29. Sep 2020 - DOI 10.25626/0121
Zofia Wóycicka, is a researcher at the German Historical Institute Warsaw. She has previously worked at the Polin - Museum of the History of Polish Jews, Warsaw, as an assisting professor at the University of Warsaw, as a curator at the House of European History, Brussels, and as a researcher at the Centre for Historical Research Berlin of the PAS. Her current research focuses on the “Rescue of the Jews during the Second World War in contemporary European museums.”
In recent months, social activists have twice defaced the bust of King Leopold II which stands in the park outside of the Royal Museum for Central Africa (RMCA), or as it has recently been renamed, the AfricaMuseum in Tervuren, Belgium by spilling red paint over it. Though this sculpture is not without irony – statues of mutilated Congolese people stand behind King Leopold II’s bust with their feet cut off while a lion and an elephant are depicted turning their backs to the monarch – representatives of the Congolese community in Belgium have always perceived it as offensive.
Leopold II was responsible for the exploitation and deaths of millions of Africans in the Congo Free State, which was his private property from 1885–1908. The profits that were made from the colony, and foremost from the lucrative rubber business, financed major urban projects in Brussels at the turn of the nineteenth and twentieth centuries, including the construction of the Musée du Congo (Museum of Congo), the predecessors of today’s RMCA.
The recent vandalism of Leopold II’s bust in Tervuren came in the wake of the global Black Lives Matter protests that were sparked by the murder of African-American George Floyd on 25 May 2020. In Belgium, statues of colonial figures were torn down or defaced, and petitions were signed en masse asking the government to take proactive steps to confront Belgium’s racist colonial past. Thus under pressure, in June 2020 the Belgian parliament decided to set up a special ‘truth and reconciliation commission’ to investigate Belgium’s colonial past; and the Belgian Education Ministry announced that, beginning next year, colonial history will finally be taught in schools. In a letter to the Congolese president, sent on 30 June, the Democratic Republic of Congo’s independence day, King Philippe of Belgium expressed regret for the “acts of violence and cruelty” committed during the years of the Congo Free State and the “suffering and humiliation” inflicted on the Congolese people in the years that followed.
Over half a century after Congo gained its independence, Belgians are still having difficulty confronting their colonial past. The first step towards a more (self-)critical assessment were made with the publication of Adam Hochschild’s renowned book King Leopold's Ghost: A Story of Greed, Terror and Heroism in Colonial Africa (1998), and Ludo de Witte’s The Assassination of Lumumba (1999). Yet, as the recent defacement on monuments and statues around the country demonstrate, the painful process of reckoning with the past is still far from reaching any form of closure.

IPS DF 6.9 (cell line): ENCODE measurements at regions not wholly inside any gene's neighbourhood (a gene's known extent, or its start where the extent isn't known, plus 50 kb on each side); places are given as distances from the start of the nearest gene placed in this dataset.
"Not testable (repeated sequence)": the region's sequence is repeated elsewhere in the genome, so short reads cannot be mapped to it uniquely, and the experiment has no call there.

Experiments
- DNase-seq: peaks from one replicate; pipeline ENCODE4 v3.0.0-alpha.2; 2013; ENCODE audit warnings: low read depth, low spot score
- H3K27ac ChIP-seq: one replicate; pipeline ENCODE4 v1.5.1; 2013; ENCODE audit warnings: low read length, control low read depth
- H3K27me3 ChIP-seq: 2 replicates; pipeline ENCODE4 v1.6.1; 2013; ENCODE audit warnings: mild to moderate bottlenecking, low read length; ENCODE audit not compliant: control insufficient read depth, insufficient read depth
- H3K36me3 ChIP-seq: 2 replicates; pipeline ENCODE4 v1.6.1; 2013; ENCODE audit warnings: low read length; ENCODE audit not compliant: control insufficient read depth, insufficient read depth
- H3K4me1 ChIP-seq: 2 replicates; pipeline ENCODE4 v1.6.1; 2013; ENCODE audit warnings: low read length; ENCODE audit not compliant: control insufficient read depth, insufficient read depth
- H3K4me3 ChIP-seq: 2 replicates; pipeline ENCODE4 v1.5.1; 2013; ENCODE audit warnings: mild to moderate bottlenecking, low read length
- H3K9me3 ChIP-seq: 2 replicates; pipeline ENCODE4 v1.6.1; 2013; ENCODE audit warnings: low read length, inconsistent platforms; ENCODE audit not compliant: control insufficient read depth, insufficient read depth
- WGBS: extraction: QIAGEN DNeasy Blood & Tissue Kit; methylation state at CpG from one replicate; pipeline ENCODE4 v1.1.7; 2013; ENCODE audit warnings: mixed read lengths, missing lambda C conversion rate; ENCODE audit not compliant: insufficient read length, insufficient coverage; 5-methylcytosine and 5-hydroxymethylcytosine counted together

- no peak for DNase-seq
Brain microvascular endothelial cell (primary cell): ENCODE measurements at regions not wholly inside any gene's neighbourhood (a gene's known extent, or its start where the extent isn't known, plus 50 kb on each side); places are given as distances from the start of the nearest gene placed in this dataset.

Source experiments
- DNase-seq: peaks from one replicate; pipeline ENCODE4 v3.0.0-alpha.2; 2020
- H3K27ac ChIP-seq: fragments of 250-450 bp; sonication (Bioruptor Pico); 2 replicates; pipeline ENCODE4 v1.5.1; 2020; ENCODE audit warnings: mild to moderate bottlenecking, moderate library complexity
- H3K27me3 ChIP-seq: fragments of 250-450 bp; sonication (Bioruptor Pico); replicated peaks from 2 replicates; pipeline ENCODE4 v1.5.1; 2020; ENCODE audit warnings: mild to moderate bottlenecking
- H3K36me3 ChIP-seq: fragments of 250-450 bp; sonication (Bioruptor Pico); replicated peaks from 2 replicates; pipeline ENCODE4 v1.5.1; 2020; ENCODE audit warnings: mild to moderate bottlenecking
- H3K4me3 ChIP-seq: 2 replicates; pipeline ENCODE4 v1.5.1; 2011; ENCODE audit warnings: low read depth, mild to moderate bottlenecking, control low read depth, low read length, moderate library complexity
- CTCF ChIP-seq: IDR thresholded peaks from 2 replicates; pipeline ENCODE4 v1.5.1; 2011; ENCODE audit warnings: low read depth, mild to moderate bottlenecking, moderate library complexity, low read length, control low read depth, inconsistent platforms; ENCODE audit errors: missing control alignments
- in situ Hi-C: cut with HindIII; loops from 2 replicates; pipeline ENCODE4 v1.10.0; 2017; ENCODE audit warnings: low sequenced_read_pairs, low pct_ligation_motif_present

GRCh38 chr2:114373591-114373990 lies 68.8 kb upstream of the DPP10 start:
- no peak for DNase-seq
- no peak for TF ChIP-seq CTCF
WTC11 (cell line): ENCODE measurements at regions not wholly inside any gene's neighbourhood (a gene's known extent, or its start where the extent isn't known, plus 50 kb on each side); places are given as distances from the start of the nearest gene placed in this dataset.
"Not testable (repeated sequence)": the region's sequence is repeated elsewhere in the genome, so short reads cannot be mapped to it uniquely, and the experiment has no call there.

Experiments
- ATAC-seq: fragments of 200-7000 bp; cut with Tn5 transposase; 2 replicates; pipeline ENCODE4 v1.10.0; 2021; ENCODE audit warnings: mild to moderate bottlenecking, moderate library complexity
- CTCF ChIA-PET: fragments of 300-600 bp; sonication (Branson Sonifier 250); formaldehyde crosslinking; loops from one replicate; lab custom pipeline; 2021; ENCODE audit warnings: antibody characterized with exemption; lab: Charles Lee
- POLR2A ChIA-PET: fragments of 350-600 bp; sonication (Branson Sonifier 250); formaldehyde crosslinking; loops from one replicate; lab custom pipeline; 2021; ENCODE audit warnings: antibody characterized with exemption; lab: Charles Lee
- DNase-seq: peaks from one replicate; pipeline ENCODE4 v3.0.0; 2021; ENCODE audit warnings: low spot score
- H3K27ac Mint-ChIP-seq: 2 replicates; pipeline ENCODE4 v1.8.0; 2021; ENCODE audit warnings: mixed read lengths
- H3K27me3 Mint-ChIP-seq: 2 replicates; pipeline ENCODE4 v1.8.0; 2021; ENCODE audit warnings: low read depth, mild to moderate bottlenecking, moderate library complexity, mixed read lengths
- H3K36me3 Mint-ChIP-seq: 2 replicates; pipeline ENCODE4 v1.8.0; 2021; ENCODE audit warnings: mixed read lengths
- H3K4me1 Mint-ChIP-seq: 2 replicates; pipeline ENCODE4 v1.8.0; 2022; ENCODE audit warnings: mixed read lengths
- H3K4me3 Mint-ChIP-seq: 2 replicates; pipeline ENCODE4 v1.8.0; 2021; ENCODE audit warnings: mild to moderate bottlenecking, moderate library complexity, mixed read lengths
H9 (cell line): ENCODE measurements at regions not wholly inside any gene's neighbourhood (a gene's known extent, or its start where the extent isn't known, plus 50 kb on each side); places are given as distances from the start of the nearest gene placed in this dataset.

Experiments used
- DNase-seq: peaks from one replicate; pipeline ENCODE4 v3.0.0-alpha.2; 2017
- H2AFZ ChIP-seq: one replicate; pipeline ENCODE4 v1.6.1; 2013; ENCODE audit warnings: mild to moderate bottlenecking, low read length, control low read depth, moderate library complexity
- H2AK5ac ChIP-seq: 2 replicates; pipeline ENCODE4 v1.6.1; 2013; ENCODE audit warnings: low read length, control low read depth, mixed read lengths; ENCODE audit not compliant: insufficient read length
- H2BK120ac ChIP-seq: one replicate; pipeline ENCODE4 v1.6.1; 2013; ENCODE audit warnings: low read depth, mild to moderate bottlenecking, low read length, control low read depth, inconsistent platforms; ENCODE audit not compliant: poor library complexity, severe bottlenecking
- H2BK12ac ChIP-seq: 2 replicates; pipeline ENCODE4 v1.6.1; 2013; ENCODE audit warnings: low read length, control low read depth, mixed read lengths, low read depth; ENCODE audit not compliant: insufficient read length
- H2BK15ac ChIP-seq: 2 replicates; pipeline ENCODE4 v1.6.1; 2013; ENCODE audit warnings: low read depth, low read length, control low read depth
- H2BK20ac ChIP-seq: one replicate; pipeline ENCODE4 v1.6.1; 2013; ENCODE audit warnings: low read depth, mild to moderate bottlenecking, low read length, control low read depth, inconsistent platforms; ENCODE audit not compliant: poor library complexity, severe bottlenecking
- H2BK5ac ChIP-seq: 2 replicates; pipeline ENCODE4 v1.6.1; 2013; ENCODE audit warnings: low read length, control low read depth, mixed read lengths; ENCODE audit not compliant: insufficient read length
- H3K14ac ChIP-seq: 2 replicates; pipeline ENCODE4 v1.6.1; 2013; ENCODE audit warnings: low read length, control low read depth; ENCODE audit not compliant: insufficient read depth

The history of the RMCA is in many ways a reflection of this slow and difficult process. For a long time, it was viewed as a racist institution. Since 2018, however, the museum has been trying to confront this image by installing a new and fully revised exhibition; they have also re-branded themselves as “AfricaMuseum” (while formally keeping the old name). It is the new permanent exhibition that is the focus of this review. However, against the backdrop of recent events, I will begin with a brief history of the museum before turning to my review of the 2018 exhibition.
The idea to establish a museum first came up during the World Fair which Brussels hosted in 1897. For this occasion, the royal domain in Tervuren was turned into an exhibition dedicated to the Congo Free State. A human zoo supplemented the show. Seven of the 267 Congolese men, women and children that were brought to Brussels for the exhibition died during the fair. One year later, the Musée du Congo was officially founded. However, the construction took over a decade and the museum was only inaugurated in 1910, two years after Belgium annexed the territory of the Congo Free State. The annexation was the result of international pressure following the revelation of the crimes committed during Leopold’s II rule. Though the worst atrocities stopped with Belgian annexation, the colonial system was still built on racial injustice, violence and exploitation. The aims of the Congo museum, then, were to legitimize colonialism, convince Belgians of how profitable colonies could be, reassure Belgians of their racial supremacy and reinforce their “civilizing mission” in Central Africa.